Preppin for Ubuntu Exports in GMS2

Since I intend to add support for both OSX and Ubuntu exports for LuaRousr, I’ve recently had the pleasure of trying to get an Ubuntu pipeline working. (Note: I have yet to start on OS X, and without a Mac I expect some fun there in a later article). The YYG Article was a great help, but I had a few additional notes to add, figured I’d walk you through the whole thing.

If you’re a more advanced user, I’ve already done this for outsideTheBox, you can check out the CMakeLists.txt file in the the DLL extension’s source for one way to build extensions for Ubuntu use.

The Docs Say Ubuntu 14.04 LTS

Ubuntu 14.04 LTS) is no longer supported on the Ubuntu end, in fact, it’s quite a bit outdated at this point. For me, my target machine - a Lenovo Yoga 710 11” - doesn’t have driver support for it’s touchpad or wifi in that distro of Ubuntu, so it was pretty much a non-starter to begin with. The docs mention that Virtual Machining it up isn’t necessarily recommended and definitely is unsupported (by YYG); I decided to still give a nice dedicated bootable distro a shot.

My first issue was repeatedly getting crtdebug.o errors when trying to build YYC using 16.04 LTS versions of Ubuntu, as well as the Ubuntu 14.04 that I trudged through getting up and running “just in case” the version really was my build issue… eventually, I just tried Xubuntu 17.04 - going for broke with a wholly unsupported version number but hey, at least it’s higher. Lo and behold it worked.

So keeping in mind, the offical word is support for Ubuntu 14.04 LTS, I wasn’t able to get both VM and YYC to run until I used Xubuntu 17.04, so that’s what I’m recommending. Don’t blame me if there’s issues down the line though.. ;) ;)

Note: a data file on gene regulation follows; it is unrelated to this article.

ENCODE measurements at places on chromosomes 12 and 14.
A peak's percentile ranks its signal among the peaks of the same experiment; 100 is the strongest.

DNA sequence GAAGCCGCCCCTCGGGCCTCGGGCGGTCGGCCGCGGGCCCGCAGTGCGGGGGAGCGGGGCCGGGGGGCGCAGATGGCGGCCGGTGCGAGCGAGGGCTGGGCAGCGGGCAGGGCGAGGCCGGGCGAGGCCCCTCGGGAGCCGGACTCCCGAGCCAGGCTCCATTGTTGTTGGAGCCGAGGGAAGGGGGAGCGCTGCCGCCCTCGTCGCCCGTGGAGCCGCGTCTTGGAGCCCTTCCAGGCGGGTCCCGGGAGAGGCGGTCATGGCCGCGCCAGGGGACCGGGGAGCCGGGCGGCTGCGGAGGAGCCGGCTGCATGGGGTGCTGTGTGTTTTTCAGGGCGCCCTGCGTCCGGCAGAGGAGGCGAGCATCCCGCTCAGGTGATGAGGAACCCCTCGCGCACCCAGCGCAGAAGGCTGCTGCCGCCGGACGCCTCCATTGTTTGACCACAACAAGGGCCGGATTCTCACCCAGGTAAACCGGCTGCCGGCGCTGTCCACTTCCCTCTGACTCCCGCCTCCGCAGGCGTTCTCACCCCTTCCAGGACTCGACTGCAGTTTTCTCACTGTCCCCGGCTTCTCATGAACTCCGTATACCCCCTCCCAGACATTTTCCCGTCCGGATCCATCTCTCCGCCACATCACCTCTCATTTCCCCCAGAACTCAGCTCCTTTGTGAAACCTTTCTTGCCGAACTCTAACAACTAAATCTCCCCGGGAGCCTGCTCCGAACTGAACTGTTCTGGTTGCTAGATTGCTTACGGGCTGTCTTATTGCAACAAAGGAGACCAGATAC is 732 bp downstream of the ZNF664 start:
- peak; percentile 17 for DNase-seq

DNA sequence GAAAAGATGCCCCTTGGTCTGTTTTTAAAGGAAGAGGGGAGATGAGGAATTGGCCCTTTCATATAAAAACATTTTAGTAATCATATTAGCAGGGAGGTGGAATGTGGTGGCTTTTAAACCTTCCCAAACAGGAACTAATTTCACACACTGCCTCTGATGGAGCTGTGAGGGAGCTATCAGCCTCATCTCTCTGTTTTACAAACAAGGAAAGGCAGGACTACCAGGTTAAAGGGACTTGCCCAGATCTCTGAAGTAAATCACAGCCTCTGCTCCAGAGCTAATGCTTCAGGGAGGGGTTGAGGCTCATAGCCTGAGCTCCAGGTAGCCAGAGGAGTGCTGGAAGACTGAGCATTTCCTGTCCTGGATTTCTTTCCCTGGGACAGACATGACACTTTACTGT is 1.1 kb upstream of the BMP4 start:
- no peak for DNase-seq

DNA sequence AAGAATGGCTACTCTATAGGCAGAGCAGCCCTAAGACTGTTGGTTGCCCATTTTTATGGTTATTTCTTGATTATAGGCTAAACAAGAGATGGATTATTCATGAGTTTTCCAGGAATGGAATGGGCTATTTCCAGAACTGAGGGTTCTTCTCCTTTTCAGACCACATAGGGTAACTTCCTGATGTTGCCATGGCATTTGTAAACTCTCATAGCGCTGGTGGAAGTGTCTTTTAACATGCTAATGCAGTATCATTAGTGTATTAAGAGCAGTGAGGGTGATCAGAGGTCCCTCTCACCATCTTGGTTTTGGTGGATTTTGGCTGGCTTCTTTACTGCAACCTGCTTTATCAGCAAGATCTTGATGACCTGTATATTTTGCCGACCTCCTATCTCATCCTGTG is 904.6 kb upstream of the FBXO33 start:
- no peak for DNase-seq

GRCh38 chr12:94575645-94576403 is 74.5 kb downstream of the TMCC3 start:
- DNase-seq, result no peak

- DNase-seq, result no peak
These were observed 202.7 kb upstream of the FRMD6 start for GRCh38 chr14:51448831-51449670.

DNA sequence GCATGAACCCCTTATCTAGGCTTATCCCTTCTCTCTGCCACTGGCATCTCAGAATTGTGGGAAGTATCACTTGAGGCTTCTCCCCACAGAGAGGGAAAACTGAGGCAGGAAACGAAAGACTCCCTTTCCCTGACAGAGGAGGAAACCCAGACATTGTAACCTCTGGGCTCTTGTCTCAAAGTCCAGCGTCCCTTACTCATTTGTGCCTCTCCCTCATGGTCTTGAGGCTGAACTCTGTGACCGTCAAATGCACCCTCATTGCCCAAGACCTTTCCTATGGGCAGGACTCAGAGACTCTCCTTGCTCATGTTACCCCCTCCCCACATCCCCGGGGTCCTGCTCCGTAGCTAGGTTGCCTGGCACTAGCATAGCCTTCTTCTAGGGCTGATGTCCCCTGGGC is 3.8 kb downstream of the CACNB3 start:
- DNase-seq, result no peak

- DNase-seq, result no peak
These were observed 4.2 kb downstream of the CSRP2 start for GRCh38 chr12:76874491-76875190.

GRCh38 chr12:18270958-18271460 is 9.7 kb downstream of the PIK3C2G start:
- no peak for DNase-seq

The Docs say don’t use a virtual machine…

An aside: I’m running Xubuntu off an external USB 3.0 drive, dual booting against Windows 10 (let me know if you want a run down on getting this going, it’s pretty simple), but for convenience sake, I did give it a try using VMware Workstation Player 12.5 and was able to compile and even run my test project.

Get your environment ready!

Once you’ve gotten your defiant Xubuntu 17.04 installation up and running, there’s just a few more steps before you’re building and having fun with Ubuntu builds of your obviously awesome GMS2 project.

First thing first, make sure your distro and all that jazz is up to date:

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sudo apt-get update && sudo apt-get upgrade

Just say “suureeee, suuuuureeeeee” to any prompts, by hitting your Y key.

Now that that’s out of the way - we’ve got some installing to do:

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sudo apt-get install openssh-client openssh-server libopenal1 libopenal1:i386 lib32z1
lib32ncurses5 lib32bz2-1.0 libstdc++6:i386 libxxf86vm1 libssl1.0.0:i386 libglu1:i386
libxrandr-dev libxrandr2:i386 clang libc6-dev-i386 libcurl3:i386 libssl-dev:i386
Note: if you get an error on lib32bz2-1.0 use (if this package is unavailable use: libbz2-1.0:i386 instead

It’s gonna tell you how much of your hard drive space that’ll take up, which we’re all ok with here, and then install all the libs.

If you don’t plan on using YYC for Ubuntu, you can leave off the clang libc6-dev-i386 libcurl3:i386 libssl-dev:i386 at the end, but you really should be using YYC… it’s free performance gains man.

Now, if you’re using Xubuntu like I am, you’ll also want to add in gnome-terminal for GMS2 to be able to run your game. If you’re thinking you’re gonna do more with your Linux installation (c’mon, it’s fun to dabble), then I recommend also installing g++-multilib. You’re going to be switching between 32 and 64-bit development, and this library helps with that… so let’s get those installed. At this time, I usually install git too, but you don’t need to do it if you’re source control averse.

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sudo apt-get install gnome-terminal g++-multilib git

Let the Games be built!

At this point - you’re ready to test your Ubuntu exports. Setup a New Device for your Linux machine under the build options, and then just click your Play button like normal… GMS2 should build and transfer your game to your Linux machine, and you’ll see it running shortly! If you’re having issues here, check out the YYG Article on setting up for Linux… it has a great walk through for setting up your device and preferences.

That’s all!

Thanks for reading - if you’re interested in learning more on actually installing Linux to get this working, let me know - I’ll write a little post for it if there’s demand! Otherwise, be on the look out for a short tutorial series in the very near future!